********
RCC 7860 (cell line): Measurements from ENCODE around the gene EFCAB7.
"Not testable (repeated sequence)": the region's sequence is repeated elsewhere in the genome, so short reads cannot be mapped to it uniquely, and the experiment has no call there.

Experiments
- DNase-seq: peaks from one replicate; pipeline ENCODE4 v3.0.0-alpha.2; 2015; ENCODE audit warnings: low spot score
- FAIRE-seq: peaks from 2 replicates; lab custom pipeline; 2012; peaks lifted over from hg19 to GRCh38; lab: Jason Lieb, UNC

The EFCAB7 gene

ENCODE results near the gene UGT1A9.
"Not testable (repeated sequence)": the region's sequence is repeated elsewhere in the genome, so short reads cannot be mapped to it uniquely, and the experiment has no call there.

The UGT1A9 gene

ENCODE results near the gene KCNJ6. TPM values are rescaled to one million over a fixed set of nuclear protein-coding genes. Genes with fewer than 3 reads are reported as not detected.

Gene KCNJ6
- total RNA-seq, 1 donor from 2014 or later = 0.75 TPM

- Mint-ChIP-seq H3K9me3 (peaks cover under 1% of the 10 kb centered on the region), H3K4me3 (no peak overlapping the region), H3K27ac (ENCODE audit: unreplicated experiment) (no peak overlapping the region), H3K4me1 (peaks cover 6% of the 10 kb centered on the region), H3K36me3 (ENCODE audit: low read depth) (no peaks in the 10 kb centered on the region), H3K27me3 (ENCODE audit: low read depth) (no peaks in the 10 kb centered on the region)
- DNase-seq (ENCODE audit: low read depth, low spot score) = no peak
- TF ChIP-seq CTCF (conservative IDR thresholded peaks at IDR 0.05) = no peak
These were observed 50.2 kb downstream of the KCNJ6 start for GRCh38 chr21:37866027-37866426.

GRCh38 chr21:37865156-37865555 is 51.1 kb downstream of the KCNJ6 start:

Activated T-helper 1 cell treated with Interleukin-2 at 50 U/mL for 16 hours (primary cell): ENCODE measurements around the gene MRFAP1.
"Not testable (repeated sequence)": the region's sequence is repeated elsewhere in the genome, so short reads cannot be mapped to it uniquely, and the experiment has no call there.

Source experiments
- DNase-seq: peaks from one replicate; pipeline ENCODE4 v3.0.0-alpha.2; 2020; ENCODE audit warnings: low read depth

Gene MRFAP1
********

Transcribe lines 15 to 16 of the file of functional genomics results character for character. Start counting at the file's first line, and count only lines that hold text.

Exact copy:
- TF ChIP-seq CTCF (conservative IDR thresholded peaks at IDR 0.05) = no peak
These were observed 50.2 kb downstream of the KCNJ6 start for GRCh38 chr21:37866027-37866426.